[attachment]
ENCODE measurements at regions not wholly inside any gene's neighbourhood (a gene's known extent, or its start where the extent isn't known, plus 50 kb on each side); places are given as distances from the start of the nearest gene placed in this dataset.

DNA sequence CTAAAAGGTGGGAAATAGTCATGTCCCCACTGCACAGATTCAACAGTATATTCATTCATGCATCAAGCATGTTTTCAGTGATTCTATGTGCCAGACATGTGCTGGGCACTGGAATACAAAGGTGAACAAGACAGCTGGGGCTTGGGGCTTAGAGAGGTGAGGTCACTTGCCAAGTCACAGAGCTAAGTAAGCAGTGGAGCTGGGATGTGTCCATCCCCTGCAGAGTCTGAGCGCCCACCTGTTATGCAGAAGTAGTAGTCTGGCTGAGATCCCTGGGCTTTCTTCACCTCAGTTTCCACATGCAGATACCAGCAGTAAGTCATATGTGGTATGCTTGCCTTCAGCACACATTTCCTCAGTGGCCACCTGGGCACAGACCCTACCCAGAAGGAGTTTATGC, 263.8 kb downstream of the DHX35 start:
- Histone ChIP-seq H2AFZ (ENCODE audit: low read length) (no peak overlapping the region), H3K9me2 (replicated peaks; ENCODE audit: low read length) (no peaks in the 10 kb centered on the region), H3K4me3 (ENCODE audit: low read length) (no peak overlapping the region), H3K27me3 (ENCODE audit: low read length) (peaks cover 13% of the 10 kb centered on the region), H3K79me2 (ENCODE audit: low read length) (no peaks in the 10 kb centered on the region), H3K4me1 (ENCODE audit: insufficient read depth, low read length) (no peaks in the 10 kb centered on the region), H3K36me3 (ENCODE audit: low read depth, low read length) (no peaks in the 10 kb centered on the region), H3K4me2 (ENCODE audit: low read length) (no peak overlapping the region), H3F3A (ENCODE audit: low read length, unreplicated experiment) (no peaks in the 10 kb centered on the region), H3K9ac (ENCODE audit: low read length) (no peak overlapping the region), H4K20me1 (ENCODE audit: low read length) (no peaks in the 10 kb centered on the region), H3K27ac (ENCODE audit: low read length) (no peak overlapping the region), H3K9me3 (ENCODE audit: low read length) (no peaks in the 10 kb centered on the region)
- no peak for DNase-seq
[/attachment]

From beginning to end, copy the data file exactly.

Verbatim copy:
ENCODE measurements at regions not wholly inside any gene's neighbourhood (a gene's known extent, or its start where the extent isn't known, plus 50 kb on each side); places are given as distances from the start of the nearest gene placed in this dataset.

DNA sequence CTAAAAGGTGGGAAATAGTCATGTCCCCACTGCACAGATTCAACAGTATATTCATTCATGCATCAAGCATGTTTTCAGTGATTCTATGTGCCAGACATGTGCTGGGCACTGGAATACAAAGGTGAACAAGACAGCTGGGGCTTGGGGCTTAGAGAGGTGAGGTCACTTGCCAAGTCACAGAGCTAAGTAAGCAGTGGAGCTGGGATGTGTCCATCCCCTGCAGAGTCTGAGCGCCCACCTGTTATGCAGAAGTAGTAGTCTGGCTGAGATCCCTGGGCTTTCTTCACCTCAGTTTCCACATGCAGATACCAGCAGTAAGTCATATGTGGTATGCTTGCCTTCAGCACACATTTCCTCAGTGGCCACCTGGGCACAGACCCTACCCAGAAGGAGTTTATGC, 263.8 kb downstream of the DHX35 start:
- Histone ChIP-seq H2AFZ (ENCODE audit: low read length) (no peak overlapping the region), H3K9me2 (replicated peaks; ENCODE audit: low read length) (no peaks in the 10 kb centered on the region), H3K4me3 (ENCODE audit: low read length) (no peak overlapping the region), H3K27me3 (ENCODE audit: low read length) (peaks cover 13% of the 10 kb centered on the region), H3K79me2 (ENCODE audit: low read length) (no peaks in the 10 kb centered on the region), H3K4me1 (ENCODE audit: insufficient read depth, low read length) (no peaks in the 10 kb centered on the region), H3K36me3 (ENCODE audit: low read depth, low read length) (no peaks in the 10 kb centered on the region), H3K4me2 (ENCODE audit: low read length) (no peak overlapping the region), H3F3A (ENCODE audit: low read length, unreplicated experiment) (no peaks in the 10 kb centered on the region), H3K9ac (ENCODE audit: low read length) (no peak overlapping the region), H4K20me1 (ENCODE audit: low read length) (no peaks in the 10 kb centered on the region), H3K27ac (ENCODE audit: low read length) (no peak overlapping the region), H3K9me3 (ENCODE audit: low read length) (no peaks in the 10 kb centered on the region)
- no peak for DNase-seq